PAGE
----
Asian shares move south on Korea fears
Japanese and South Korean shares fell on Friday, as rising tensions in the Korean peninsula dented confidence in the world economy.
The US dollar was on the back foot against many other currencies after comments from President Donald Trump earlier this week that the US currency was “getting too strong”, and that he would like to see interest rates stay low.
Japan’s Nikkei dropped 0.5 per cent to a four-month low while South Korea’s Kospi lost 0.6 per cent. Shanghai shares were down 0.9 per cent.
MSCI’s broadest index of Asia-Pacific shares outside Japan was down 0.4 per cent, though many markets in the region, including Australia, Singapore and Hong Kong, were closed for Good Friday.
European markets are also shut for the holiday.
“There’s been nothing to cheer about over the last 24 hours. Geopolitical tensions seem to be rising all over the place,” said Masahiro Ayukai, senior investment strategist at Mitsubishi UFJ Morgan Stanley Securities.
Investors were spooked by worries North Korea may conduct a nuclear test or conduct other actions that could provoke neighbouring countries as early as this weekend.
News that the United States on Thursday dropped “the mother of all bombs” in Afghanistan, the largest non-nuclear device it has ever unleashed in combat, soured investor moods further.
MSCI’s ACWI, which covers 46 world share markets, dropped to its lowest level since early March.
In currency market, the Korean won fell 1.0 per cent from its previous local close to 1,140.6 to the US dollar.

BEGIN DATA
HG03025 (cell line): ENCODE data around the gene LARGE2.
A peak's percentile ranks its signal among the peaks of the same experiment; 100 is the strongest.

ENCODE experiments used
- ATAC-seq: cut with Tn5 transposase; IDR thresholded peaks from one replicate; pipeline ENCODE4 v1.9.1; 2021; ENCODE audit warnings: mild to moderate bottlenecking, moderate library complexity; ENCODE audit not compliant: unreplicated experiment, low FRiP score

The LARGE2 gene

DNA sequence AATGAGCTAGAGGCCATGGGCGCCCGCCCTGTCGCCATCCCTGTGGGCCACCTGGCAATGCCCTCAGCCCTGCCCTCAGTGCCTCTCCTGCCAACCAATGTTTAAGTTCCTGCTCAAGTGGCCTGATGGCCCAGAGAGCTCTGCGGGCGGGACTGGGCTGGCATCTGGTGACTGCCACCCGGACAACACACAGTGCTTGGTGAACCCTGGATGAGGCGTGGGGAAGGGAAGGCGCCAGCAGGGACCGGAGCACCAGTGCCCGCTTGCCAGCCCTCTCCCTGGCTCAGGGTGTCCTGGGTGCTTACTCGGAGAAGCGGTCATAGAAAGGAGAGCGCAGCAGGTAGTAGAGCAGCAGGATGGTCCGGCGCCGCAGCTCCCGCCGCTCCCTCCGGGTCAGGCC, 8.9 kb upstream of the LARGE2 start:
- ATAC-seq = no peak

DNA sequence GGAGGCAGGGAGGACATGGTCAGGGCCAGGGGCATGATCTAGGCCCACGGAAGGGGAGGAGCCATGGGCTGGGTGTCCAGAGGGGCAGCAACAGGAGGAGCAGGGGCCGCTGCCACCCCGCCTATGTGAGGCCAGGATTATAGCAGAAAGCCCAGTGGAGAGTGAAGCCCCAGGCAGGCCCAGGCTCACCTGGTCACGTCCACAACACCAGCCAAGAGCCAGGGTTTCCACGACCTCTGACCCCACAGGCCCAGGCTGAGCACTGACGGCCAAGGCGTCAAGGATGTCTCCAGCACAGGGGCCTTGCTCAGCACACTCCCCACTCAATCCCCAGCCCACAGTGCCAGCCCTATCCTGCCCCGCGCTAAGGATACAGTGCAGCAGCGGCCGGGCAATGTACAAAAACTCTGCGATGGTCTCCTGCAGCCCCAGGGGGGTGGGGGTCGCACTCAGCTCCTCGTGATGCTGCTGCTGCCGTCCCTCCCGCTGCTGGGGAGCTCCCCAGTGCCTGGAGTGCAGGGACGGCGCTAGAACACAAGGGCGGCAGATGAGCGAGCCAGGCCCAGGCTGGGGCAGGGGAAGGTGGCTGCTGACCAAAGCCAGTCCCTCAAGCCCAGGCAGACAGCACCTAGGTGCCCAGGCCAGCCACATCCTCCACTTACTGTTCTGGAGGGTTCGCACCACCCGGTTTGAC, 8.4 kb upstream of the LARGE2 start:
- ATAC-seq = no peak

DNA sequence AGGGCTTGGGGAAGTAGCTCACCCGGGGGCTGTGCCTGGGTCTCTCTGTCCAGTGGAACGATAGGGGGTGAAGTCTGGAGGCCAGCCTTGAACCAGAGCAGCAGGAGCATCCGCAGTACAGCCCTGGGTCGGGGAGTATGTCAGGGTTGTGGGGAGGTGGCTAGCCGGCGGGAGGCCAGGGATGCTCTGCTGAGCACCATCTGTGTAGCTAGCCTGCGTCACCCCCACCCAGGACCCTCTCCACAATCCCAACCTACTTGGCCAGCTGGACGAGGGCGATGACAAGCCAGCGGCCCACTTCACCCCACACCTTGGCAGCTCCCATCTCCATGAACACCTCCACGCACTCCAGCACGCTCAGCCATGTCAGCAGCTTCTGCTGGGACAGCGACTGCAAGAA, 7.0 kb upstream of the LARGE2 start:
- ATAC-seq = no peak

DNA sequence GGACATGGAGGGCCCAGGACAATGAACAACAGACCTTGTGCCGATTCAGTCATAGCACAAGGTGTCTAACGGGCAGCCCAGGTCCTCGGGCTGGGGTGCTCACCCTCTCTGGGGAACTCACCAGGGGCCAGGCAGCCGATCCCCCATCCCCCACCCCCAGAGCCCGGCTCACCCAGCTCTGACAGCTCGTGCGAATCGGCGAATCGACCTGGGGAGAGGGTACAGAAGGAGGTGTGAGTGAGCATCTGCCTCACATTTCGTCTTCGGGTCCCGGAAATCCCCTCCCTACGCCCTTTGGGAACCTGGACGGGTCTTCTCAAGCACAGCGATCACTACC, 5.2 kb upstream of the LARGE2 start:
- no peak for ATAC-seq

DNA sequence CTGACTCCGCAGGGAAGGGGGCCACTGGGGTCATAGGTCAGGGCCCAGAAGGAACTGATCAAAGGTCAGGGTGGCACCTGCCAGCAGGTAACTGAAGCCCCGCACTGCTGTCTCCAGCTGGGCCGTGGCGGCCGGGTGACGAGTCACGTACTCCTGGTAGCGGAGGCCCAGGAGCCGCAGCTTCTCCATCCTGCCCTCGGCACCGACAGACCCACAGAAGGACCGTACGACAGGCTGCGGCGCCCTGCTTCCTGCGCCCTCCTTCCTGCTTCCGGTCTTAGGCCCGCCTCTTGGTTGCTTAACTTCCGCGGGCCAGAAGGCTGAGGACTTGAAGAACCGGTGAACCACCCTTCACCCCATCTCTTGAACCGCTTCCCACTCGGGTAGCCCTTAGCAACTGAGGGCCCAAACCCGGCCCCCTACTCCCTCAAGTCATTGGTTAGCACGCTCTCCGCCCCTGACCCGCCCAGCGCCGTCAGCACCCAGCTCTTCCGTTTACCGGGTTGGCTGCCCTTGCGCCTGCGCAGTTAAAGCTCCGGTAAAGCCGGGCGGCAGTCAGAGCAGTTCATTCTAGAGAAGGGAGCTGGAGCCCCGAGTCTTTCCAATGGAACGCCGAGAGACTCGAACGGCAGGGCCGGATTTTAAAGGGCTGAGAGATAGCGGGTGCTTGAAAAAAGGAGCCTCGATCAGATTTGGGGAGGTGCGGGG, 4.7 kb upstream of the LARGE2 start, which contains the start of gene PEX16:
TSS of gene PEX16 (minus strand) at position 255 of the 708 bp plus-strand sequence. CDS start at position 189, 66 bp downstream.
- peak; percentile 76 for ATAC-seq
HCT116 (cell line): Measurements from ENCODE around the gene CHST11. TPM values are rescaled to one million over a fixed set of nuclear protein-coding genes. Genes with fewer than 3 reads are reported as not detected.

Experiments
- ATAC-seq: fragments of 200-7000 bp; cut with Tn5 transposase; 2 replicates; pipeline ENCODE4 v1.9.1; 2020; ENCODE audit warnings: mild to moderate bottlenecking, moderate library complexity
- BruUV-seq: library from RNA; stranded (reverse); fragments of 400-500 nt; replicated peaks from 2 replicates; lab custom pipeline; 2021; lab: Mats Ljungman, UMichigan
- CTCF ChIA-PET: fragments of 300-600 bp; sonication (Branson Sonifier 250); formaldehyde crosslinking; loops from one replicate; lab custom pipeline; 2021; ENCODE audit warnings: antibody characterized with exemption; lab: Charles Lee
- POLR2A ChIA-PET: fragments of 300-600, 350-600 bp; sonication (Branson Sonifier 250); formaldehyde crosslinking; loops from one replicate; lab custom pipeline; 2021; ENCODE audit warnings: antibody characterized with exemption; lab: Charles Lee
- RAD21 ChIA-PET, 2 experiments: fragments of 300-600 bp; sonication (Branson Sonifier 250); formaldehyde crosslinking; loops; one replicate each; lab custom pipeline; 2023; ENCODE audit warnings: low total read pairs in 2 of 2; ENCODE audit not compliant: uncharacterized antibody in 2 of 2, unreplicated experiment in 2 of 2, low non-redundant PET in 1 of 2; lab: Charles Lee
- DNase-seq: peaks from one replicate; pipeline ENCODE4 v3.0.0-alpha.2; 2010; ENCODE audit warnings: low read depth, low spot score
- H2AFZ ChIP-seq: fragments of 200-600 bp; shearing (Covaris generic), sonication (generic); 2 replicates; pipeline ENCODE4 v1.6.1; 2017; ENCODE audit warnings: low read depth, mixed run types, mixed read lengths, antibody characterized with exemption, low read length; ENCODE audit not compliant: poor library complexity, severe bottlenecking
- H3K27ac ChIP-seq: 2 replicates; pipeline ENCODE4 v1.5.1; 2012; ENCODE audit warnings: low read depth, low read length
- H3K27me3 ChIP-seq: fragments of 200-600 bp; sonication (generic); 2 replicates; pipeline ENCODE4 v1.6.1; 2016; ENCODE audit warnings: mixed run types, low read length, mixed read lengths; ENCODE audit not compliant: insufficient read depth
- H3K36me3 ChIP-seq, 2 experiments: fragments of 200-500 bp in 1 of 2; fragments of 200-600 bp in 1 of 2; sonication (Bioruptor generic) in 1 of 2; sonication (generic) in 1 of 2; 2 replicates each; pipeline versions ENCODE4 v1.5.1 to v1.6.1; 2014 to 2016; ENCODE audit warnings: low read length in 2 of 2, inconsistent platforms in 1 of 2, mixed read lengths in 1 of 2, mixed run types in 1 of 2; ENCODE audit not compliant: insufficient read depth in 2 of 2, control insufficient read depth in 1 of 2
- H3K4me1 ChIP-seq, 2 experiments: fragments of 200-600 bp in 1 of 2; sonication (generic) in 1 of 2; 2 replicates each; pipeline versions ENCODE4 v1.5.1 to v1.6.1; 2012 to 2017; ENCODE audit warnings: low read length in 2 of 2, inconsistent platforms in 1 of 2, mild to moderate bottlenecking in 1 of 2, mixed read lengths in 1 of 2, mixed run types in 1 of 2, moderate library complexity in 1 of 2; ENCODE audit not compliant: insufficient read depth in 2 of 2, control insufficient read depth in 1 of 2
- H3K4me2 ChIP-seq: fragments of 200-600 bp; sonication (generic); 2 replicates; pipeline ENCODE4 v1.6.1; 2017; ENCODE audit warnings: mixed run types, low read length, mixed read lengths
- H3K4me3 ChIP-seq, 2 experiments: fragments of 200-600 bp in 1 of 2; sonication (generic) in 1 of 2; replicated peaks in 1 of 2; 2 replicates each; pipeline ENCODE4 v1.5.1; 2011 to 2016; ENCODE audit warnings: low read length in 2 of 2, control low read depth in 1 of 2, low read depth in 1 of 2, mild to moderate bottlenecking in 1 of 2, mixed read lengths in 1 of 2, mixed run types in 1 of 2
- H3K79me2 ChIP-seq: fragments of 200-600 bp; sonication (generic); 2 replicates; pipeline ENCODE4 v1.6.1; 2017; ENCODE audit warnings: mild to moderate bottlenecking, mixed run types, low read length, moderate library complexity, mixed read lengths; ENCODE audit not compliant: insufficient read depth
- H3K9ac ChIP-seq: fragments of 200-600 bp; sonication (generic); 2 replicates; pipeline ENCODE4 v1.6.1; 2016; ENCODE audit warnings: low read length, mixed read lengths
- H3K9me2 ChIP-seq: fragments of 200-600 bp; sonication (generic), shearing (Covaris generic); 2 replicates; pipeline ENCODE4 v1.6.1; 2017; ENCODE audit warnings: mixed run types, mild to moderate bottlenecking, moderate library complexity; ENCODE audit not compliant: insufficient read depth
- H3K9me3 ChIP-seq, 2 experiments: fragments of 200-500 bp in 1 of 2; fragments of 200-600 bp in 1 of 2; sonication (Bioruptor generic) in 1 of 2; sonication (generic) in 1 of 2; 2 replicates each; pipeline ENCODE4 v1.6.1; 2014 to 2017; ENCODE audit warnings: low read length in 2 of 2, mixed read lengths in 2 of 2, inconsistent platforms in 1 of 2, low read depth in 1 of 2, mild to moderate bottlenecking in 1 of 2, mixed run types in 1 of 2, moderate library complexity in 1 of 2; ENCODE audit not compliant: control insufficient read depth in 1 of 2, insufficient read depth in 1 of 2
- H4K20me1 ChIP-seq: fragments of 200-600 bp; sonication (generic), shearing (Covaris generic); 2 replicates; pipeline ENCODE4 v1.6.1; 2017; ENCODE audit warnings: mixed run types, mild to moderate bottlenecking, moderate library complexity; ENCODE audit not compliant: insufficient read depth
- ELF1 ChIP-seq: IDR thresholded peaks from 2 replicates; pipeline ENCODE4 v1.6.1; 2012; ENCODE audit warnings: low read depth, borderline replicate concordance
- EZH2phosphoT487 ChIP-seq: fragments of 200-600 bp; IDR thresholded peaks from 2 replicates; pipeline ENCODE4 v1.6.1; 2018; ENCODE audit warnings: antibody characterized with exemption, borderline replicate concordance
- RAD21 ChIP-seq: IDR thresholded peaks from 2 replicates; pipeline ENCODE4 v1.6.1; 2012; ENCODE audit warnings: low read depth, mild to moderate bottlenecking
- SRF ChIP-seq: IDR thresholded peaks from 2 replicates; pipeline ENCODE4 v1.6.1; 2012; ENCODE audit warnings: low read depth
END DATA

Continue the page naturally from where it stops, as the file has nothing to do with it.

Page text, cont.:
But the greenback lacked momentum against most other currencies after Trump’s verbal intervention on Wednesday.
The Japanese yen hit a five-month high of 108.73 to the US dollar on Thursday, and stayed close to that level, last trading at 108.93 yen per dollar.
The euro was little moved at $US1.0618, on course to post its first weekly gain in three weeks, though uncertainty over the French presidential election continued to weigh on the currency.
Trump said also on Wednesday that his administration will not label China a currency manipulator in a report due shortly.
Traders are nonetheless looking to the report as his administration has touted a new term “currency misalignment” as a cause of trade imbalances it seeks to address.
“While China will not be named as a manipulator, if countries like Japan, Germany and China remain on its monitoring list and the report steps up criticism, for instance on their monetary policies, then the dollar could fall further,” said Shuji Shirota, head of macroeconomic strategy at HSBC in Tokyo.
The benchmark US Treasury yield skidded to its lowest levels since November on Thursday, with the 10-year yield hitting 2.218 per cent, down more than a half percentage point from a high of 2.629 per cent a month ago.
US stock and bond futures are not traded on Good Friday.
© RAW 2017